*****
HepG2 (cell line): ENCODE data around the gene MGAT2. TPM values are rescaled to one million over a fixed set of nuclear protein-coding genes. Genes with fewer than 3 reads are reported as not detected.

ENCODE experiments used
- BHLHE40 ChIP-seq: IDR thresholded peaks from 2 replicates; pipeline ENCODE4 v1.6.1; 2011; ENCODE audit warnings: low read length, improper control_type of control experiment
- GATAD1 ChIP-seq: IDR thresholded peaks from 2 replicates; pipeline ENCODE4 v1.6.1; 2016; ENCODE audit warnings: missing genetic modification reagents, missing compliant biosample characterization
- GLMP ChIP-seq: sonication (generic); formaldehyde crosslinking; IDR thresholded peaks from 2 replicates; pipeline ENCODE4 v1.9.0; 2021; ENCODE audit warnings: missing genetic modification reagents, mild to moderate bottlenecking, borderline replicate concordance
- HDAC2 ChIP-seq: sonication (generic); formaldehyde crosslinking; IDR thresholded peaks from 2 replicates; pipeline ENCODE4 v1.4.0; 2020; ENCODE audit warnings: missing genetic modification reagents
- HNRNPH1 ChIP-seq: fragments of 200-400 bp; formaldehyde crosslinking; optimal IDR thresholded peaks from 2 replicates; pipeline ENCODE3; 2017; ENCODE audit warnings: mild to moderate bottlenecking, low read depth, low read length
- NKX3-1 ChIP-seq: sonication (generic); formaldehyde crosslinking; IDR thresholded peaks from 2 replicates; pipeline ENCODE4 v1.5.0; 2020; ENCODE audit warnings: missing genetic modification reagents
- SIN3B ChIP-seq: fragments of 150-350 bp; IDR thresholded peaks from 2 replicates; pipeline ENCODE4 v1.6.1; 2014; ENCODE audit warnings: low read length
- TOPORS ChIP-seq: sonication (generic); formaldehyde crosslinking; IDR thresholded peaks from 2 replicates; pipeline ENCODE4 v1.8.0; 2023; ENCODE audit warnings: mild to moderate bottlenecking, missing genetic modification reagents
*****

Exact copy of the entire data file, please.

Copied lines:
HepG2 (cell line): ENCODE data around the gene MGAT2. TPM values are rescaled to one million over a fixed set of nuclear protein-coding genes. Genes with fewer than 3 reads are reported as not detected.

ENCODE experiments used
- BHLHE40 ChIP-seq: IDR thresholded peaks from 2 replicates; pipeline ENCODE4 v1.6.1; 2011; ENCODE audit warnings: low read length, improper control_type of control experiment
- GATAD1 ChIP-seq: IDR thresholded peaks from 2 replicates; pipeline ENCODE4 v1.6.1; 2016; ENCODE audit warnings: missing genetic modification reagents, missing compliant biosample characterization
- GLMP ChIP-seq: sonication (generic); formaldehyde crosslinking; IDR thresholded peaks from 2 replicates; pipeline ENCODE4 v1.9.0; 2021; ENCODE audit warnings: missing genetic modification reagents, mild to moderate bottlenecking, borderline replicate concordance
- HDAC2 ChIP-seq: sonication (generic); formaldehyde crosslinking; IDR thresholded peaks from 2 replicates; pipeline ENCODE4 v1.4.0; 2020; ENCODE audit warnings: missing genetic modification reagents
- HNRNPH1 ChIP-seq: fragments of 200-400 bp; formaldehyde crosslinking; optimal IDR thresholded peaks from 2 replicates; pipeline ENCODE3; 2017; ENCODE audit warnings: mild to moderate bottlenecking, low read depth, low read length
- NKX3-1 ChIP-seq: sonication (generic); formaldehyde crosslinking; IDR thresholded peaks from 2 replicates; pipeline ENCODE4 v1.5.0; 2020; ENCODE audit warnings: missing genetic modification reagents
- SIN3B ChIP-seq: fragments of 150-350 bp; IDR thresholded peaks from 2 replicates; pipeline ENCODE4 v1.6.1; 2014; ENCODE audit warnings: low read length
- TOPORS ChIP-seq: sonication (generic); formaldehyde crosslinking; IDR thresholded peaks from 2 replicates; pipeline ENCODE4 v1.8.0; 2023; ENCODE audit warnings: mild to moderate bottlenecking, missing genetic modification reagents